Thursday, May 16, 2013

Back to the Books

It's very unusual for me to plan out our restaurants so far in advance of our summer travels. You never know where your day will take you or what your gang will be in the mood for.

In the past I've done some research ahead of time, copied all the details to an email (which drives Mr. C&G nuts, he'd prefer it as notes on the iPhone) to print out and carry with me. Then as we're wandering I can check to see what's recommended nearby. When we leave that particular city, my notes go in the garbage (recycling of course) and I no longer need to tote the information around.

This plan of attack won't work for us on our adventures this summer. One of our stops is a major bustling city, and I don't want to be stuck with hungry munchkins and a two hour wait for tables. I also don't want to waste our travel budget on meals that aren't worth it, or restaurants that are miserable tourist traps. Recipe for disaster.

So I've been spending the past few days checking into restaurant options and making reservations online (thank goodness for the internet). I've been combing my usual sources and searching for restaurants that get mentioned more than once in a variety of places. I grabbed the Where Chef's Eat book off the library shelf the other day and so far 4 of my choices show up in there. That's a good sign!

Where Chef's Eat highlights restaurants from around the world (and close to home), and while the descriptions aren't all that informative at least you have the name and location for starting a google search. It's also a nice mix of high and low end recommendations. Noma in Copenhagen (named best restaurant in the world in years past) is just a few paragraphs away from Ahaaa, a great Copenhagen falafel joint.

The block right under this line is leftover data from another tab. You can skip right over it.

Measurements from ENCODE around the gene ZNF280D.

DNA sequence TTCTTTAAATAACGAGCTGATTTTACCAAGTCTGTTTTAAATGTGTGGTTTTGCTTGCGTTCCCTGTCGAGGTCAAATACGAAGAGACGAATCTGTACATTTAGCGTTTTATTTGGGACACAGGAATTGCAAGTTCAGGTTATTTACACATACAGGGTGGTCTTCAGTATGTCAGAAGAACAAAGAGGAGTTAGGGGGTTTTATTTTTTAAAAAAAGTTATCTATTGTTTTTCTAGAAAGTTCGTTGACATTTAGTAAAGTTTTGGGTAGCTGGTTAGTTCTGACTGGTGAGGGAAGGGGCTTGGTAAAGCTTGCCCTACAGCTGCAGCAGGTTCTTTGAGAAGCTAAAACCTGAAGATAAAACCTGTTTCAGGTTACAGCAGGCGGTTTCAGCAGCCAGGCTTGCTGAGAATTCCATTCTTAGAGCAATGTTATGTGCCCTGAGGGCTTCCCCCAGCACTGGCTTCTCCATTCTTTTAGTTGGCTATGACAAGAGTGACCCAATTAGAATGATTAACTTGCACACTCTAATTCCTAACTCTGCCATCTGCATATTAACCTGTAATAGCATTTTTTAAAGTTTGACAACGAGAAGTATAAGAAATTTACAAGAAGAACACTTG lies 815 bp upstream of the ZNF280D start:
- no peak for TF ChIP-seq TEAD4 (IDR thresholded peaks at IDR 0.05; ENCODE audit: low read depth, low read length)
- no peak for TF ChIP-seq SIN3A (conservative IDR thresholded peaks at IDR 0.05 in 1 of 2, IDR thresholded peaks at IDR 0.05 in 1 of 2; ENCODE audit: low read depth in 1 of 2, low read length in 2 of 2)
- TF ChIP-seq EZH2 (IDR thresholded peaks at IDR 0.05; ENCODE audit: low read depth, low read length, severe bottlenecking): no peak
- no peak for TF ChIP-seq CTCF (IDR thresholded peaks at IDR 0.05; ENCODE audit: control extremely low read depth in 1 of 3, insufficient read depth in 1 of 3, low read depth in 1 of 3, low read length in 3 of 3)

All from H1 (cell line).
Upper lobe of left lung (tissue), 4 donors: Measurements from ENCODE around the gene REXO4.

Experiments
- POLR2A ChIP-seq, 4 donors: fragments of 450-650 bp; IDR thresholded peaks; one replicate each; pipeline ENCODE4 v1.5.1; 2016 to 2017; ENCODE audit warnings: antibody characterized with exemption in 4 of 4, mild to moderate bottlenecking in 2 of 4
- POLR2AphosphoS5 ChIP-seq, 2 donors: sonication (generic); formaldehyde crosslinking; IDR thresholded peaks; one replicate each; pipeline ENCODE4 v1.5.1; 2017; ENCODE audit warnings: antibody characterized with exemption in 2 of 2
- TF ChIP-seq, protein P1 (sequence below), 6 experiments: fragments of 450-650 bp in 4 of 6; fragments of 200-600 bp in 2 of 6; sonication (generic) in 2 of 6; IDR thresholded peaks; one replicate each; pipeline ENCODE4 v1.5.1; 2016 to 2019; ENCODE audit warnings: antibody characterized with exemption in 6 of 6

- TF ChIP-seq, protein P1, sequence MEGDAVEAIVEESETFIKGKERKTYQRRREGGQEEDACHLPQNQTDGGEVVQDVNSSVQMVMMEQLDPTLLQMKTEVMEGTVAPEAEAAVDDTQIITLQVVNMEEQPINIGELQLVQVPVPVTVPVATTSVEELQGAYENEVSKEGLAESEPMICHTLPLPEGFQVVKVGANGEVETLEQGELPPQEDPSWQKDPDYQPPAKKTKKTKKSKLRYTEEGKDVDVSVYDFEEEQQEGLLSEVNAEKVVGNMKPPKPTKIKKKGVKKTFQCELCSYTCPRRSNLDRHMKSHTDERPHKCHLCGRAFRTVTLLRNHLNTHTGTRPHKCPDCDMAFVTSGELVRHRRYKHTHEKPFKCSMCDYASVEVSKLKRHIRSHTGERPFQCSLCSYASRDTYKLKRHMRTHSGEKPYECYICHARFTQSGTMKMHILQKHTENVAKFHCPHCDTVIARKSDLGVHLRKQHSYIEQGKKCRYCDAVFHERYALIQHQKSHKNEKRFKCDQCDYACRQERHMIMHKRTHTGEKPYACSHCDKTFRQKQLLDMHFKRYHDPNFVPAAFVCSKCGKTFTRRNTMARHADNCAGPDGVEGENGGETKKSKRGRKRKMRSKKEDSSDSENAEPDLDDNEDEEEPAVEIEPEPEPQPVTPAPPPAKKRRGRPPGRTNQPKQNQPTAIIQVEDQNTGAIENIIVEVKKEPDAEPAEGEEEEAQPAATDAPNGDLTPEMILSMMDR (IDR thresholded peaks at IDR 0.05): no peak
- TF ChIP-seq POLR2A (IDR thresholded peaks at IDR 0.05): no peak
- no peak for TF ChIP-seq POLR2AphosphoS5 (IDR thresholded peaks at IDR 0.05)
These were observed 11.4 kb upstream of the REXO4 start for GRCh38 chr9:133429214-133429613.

Of course the first page I turned to when I got home was the Portland, Maine section. Otto's, Boda, and Bresca are all favorites so I knew this would be a good guide. If the travel books (or websites) you're using list the Hard Rock Café or Applebee's, then you know it's not where you want to get your recommendations from. But chef's know their food, and they're not ones to be wasting their hard earned dough on meals that aren't worth every penny, kroner, euro, or pound.

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